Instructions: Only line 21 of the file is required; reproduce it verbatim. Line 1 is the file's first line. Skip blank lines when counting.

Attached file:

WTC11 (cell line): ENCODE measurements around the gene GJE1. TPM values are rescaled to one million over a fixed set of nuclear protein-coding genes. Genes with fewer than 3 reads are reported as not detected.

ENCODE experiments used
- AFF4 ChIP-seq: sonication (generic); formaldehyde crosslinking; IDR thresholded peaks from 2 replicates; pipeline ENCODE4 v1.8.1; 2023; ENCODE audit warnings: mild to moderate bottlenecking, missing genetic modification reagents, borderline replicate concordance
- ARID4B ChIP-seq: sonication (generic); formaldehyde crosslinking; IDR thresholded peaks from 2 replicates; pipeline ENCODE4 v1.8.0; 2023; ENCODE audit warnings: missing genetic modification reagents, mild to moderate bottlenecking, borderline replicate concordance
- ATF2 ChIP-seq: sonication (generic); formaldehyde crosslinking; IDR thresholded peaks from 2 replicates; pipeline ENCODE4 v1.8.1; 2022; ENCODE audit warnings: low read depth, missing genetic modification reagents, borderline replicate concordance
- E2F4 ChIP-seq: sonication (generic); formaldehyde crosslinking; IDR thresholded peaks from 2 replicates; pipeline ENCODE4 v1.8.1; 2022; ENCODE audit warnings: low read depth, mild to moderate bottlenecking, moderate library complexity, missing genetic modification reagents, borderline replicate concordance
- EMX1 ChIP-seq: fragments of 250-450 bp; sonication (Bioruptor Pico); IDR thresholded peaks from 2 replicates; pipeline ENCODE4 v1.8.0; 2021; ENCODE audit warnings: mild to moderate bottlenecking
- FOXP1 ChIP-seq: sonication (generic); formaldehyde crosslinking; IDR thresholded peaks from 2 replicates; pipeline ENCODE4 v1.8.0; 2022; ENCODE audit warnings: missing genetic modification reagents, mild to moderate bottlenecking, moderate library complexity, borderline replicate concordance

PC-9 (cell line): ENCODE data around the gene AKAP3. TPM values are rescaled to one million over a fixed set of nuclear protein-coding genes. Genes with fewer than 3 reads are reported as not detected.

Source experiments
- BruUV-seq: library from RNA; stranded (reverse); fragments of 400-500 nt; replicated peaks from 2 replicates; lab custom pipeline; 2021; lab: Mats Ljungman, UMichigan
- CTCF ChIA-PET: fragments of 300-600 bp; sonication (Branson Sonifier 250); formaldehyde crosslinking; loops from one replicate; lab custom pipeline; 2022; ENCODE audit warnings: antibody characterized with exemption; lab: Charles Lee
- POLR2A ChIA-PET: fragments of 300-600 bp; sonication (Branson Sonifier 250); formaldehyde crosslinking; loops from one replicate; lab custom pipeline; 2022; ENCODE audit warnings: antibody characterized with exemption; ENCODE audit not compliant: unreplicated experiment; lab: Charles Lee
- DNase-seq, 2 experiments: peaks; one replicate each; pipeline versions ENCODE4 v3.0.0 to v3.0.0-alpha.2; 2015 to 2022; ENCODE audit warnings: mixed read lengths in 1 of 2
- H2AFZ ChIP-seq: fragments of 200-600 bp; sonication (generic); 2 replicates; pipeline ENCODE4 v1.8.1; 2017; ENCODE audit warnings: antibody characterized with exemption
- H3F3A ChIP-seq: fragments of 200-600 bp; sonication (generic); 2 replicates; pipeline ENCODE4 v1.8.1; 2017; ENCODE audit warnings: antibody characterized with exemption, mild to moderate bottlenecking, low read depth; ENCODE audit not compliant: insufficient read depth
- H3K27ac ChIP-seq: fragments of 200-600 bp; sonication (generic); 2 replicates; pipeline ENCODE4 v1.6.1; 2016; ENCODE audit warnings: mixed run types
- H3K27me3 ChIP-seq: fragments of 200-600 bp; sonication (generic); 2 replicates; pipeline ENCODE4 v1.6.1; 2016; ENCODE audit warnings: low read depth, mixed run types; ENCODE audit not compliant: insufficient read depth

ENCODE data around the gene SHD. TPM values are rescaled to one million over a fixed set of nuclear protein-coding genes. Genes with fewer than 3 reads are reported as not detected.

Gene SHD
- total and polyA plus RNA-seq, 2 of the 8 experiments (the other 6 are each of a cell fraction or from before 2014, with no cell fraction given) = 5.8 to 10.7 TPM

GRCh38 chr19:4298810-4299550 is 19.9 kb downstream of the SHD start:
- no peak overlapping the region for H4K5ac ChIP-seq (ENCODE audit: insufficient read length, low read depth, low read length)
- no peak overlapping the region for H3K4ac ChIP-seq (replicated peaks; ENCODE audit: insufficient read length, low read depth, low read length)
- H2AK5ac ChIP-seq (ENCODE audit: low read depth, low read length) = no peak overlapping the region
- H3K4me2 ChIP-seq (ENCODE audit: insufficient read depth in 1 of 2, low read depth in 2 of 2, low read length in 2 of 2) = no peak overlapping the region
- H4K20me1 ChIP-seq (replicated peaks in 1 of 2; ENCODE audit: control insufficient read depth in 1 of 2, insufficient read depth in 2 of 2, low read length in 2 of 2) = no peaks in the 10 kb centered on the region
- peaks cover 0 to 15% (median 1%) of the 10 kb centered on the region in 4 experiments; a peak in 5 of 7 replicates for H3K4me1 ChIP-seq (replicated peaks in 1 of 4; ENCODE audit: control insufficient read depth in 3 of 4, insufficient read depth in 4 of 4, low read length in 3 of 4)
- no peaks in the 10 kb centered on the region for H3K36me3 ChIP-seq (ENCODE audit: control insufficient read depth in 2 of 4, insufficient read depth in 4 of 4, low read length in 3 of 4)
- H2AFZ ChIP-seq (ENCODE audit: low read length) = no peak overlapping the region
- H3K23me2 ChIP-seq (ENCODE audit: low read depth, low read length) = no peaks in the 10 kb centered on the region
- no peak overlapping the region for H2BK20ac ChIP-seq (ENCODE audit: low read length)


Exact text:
- total and polyA plus RNA-seq, 2 of the 8 experiments (the other 6 are each of a cell fraction or from before 2014, with no cell fraction given) = 5.8 to 10.7 TPM